April 30, 2004

Revisiting Virtual Communities

This panel just finished, and here are a few noteworthy remarks:

Susan Mernit was live blogging from the panel, during the panel. Markos Moulitsas (Kos), Craig Newmark (there is a new documentary about craigslist called "24 hours on craigslist.org" and Fortune just did a story on them) and Mark Pincus of Tribe.

Mernit: Tools and technology adoption are key to what's happening with people and technology. Online communities are about people and people in turn drive technology development to support themselves and their communities.

Newmark: We've collectively managed to reach a few million people between social networks, blogs etc. but how do you get past that echo chamber.... When you grow up as a nerd, you learn what it feels like to feel left out, and when you gow up, you think about it and figure out how to include people, which is what craigslist is working on now.

Pincus: All leads aren't the same -- just like search results were too much on alta vista in the beginning, as we deal with each other now on social networking sites, we need filters and ways to qualify information so that we get better info. We also choose to expose ourselves to each other and we want to get good things back, not bad. The network is the database -- tell the network who we are and then automagically, the network will help us find a group that we could be a part of... the genesis of tribe was political - though I have no interest in public interest job. The process is the platform.

Kos: There is no fair and balanced media -- I think everyone has bias and it seeps into coverage. Fox has viewers for a reason, ABC, NBC and CBS are boring -- and newspapers lose readers for a reason, but newspapers in England are a lot more lively.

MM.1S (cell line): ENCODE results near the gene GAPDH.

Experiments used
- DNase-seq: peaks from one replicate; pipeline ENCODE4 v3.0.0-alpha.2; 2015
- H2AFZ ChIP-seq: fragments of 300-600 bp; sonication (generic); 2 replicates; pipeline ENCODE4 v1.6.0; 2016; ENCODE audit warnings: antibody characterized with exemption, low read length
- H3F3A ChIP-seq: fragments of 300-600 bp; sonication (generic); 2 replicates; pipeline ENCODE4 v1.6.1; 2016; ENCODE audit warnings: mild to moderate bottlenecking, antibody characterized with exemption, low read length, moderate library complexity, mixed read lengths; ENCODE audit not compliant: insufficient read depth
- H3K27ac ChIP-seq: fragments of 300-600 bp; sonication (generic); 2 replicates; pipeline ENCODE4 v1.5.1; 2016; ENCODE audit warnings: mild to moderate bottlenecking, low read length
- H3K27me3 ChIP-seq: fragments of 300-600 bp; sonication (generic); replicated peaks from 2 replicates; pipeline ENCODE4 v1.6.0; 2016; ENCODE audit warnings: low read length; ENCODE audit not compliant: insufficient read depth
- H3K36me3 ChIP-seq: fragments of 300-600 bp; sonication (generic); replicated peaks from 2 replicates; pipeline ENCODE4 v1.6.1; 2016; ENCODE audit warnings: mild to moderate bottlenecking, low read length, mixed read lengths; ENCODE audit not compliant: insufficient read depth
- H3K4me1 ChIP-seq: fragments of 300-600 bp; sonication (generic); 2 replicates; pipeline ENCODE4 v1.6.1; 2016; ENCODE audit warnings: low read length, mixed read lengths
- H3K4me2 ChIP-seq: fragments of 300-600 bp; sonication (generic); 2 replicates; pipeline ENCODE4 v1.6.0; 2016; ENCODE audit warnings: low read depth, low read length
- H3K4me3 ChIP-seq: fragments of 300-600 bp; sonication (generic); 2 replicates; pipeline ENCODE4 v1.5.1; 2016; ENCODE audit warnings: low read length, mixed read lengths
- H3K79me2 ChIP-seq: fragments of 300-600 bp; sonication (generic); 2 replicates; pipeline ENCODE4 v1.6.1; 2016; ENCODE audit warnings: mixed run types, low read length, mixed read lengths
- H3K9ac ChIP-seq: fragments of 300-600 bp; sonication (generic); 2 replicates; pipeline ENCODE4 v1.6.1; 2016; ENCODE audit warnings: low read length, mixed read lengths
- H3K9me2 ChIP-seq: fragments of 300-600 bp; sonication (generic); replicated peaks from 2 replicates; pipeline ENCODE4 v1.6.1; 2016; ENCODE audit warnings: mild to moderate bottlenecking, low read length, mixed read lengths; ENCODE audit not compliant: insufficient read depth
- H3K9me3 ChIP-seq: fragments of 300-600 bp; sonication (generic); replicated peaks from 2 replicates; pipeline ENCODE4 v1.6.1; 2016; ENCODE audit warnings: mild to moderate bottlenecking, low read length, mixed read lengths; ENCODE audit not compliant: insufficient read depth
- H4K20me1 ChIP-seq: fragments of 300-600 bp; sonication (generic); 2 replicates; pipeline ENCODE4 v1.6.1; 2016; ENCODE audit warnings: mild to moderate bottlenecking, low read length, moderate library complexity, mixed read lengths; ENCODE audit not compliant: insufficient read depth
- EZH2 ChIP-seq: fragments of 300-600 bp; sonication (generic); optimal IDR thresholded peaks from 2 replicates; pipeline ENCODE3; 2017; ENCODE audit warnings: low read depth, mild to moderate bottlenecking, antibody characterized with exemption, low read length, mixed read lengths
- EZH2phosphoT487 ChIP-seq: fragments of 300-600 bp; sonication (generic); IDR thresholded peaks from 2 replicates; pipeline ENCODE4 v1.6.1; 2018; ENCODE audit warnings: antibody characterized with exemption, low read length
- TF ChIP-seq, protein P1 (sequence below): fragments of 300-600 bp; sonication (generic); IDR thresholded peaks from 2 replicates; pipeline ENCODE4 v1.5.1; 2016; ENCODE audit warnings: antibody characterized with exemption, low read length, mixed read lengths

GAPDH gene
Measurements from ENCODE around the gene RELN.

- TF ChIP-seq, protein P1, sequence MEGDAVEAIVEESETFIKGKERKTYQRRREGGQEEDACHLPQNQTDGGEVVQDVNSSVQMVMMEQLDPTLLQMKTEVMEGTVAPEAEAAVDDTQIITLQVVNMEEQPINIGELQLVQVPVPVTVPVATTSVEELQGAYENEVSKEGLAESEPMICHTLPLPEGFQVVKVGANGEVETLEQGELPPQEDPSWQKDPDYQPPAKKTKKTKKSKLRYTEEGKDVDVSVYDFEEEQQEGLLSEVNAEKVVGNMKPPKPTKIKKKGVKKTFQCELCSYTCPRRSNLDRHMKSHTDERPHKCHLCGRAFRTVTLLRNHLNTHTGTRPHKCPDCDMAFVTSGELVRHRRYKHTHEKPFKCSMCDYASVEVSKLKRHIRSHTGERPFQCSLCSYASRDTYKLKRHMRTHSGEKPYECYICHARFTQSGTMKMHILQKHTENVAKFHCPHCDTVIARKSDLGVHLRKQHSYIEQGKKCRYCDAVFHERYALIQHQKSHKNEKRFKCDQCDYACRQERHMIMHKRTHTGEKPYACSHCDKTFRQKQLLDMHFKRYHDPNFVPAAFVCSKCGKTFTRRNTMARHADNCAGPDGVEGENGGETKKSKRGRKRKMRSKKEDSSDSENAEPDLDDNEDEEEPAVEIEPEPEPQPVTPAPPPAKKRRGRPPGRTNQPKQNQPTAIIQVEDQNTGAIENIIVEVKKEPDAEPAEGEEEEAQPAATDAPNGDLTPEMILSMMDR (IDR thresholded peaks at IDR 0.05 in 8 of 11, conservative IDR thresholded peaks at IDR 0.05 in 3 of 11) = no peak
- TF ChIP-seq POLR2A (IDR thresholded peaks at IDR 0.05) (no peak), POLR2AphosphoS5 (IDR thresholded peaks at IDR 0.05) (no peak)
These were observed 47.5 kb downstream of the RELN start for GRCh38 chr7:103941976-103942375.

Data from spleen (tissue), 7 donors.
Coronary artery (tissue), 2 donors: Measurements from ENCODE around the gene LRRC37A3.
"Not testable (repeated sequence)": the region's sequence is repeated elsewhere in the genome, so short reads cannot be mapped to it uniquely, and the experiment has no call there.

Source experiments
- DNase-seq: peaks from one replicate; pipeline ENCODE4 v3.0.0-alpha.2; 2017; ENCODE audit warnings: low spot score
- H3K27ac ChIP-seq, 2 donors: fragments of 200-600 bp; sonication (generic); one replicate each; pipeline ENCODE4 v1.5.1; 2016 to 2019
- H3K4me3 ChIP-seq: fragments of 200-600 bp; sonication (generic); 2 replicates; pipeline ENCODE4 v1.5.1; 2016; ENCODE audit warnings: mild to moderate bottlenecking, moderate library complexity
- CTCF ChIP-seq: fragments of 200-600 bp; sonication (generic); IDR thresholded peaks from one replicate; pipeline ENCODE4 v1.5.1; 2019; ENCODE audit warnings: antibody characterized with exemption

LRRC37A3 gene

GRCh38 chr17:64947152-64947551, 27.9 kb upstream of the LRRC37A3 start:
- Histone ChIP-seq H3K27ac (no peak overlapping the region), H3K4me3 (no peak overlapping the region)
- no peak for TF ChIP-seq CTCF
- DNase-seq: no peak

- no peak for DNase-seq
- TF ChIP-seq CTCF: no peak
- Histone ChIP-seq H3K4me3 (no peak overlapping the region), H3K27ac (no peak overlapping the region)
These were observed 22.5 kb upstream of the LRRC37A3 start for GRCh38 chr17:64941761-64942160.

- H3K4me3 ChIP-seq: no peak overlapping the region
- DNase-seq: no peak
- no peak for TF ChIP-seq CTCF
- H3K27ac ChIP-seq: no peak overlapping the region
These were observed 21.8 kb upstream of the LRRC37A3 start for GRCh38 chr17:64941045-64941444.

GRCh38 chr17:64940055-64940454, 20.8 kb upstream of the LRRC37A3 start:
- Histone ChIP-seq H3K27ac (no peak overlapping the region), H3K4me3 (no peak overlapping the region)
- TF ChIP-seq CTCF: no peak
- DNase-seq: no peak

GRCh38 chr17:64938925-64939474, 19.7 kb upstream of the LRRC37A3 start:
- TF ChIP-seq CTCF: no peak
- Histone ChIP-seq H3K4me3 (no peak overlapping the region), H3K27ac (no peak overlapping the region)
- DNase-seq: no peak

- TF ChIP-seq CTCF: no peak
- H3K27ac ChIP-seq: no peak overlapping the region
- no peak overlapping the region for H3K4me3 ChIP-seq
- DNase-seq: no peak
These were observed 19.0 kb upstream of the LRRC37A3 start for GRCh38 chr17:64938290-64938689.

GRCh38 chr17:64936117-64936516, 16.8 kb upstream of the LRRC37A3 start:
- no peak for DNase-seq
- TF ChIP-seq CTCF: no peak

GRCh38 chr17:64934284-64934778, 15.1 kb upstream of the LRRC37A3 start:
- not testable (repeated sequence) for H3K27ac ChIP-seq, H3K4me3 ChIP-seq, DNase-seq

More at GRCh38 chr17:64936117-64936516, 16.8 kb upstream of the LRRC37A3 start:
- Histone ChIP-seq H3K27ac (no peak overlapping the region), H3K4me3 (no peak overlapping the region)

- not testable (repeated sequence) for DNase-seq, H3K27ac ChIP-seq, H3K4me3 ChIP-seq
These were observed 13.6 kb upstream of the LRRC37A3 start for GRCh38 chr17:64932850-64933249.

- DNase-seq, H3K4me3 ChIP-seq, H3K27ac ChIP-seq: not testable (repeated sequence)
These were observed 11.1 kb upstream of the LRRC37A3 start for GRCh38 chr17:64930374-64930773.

Pincus: Google has proven that if you put things in context, and clearly identify things people like it. They did tests, and people said they liked craigslist because it had no ads, but actually it's all ads, but the ads are content and they are where people expect the ads to be. If I see an ad before a movie, I'm annoyed, but I want to see them in the right categories on craigslist. We are in an age of "utility media" that moves away from "entertainment media", where it's like a free cab ride in Mexico to the time share, but then you have to listen to this ad.... Craig has proven that it's sustainable, Tribe hasn't proven it yet, but there is no reason to have it be an adversarial relationship.


Posted by Mary Hodder at April 30, 2004 10:35 AM | TrackBack
Comments

I thought that the journalists missed the point in one essential respect. They asked, is anybody making money aggregating content? They answered, no.

Nobody brought up Google, Amazon, Ebay, and Craig's list as companies that have very successful business models based on aggregating content that users furnish.

I told one journalist about this and he said, "but that isn't journalism".

It isn't, but those are the companies and the business model that is competing with journalism for advertisers and readers' attention.

How is journalism going to compete?

Posted by: Tim at April 30, 2004 01:24 PM